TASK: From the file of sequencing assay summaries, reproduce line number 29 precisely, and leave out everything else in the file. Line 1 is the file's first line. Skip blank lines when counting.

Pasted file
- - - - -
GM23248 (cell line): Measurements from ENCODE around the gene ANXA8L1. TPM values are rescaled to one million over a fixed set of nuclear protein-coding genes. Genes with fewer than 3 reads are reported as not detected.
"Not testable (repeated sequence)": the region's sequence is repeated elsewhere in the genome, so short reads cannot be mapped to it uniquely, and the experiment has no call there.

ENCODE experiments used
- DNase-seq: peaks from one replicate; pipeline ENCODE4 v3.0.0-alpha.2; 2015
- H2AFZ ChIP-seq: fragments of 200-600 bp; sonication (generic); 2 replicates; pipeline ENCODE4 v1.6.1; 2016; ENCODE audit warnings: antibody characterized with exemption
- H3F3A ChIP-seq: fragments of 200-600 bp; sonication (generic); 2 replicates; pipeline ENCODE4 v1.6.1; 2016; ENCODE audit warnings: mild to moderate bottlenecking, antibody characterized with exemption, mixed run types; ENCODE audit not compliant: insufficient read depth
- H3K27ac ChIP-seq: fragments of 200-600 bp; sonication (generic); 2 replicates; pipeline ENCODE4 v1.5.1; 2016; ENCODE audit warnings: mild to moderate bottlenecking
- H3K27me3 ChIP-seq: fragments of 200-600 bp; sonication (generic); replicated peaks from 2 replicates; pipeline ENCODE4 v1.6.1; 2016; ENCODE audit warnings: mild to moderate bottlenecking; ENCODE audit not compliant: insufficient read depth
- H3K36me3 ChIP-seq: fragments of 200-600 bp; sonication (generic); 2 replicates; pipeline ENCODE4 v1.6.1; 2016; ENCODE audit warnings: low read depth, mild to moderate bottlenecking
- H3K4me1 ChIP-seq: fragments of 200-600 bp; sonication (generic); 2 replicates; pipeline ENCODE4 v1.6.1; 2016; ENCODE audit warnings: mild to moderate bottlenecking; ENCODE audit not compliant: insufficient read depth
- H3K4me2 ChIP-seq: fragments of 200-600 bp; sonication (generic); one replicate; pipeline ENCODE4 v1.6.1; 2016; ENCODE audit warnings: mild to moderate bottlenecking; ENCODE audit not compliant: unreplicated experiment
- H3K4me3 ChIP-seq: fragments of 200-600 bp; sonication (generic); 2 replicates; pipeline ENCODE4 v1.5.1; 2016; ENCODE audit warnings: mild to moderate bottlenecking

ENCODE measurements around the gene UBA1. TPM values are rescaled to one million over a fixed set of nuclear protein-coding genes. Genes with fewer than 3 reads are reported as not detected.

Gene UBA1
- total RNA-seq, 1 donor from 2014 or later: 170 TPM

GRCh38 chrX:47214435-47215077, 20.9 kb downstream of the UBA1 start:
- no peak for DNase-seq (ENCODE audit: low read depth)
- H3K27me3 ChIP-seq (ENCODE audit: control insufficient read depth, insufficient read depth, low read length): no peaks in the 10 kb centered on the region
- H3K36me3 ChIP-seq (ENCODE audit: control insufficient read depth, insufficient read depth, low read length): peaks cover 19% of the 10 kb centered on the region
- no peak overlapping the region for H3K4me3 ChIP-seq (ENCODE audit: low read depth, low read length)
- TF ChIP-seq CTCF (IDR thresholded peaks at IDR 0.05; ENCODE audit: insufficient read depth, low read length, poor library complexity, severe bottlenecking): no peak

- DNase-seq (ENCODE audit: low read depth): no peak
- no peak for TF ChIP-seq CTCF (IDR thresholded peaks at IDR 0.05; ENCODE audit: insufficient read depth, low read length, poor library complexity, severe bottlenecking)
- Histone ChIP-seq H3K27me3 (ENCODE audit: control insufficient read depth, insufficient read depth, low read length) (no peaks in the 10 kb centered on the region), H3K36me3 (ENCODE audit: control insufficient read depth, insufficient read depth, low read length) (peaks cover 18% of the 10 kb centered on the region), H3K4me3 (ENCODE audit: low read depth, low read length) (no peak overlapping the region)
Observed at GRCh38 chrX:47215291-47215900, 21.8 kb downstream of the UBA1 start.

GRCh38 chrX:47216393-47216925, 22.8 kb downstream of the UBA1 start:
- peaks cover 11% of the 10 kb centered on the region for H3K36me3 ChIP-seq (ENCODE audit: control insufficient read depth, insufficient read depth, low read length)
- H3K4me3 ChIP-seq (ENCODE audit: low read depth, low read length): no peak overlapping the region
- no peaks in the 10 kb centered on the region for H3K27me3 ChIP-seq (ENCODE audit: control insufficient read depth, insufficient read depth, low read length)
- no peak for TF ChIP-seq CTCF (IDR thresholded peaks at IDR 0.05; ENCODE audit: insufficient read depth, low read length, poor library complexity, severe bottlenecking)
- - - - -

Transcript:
- no peaks in the 10 kb centered on the region for H3K27me3 ChIP-seq (ENCODE audit: control insufficient read depth, insufficient read depth, low read length)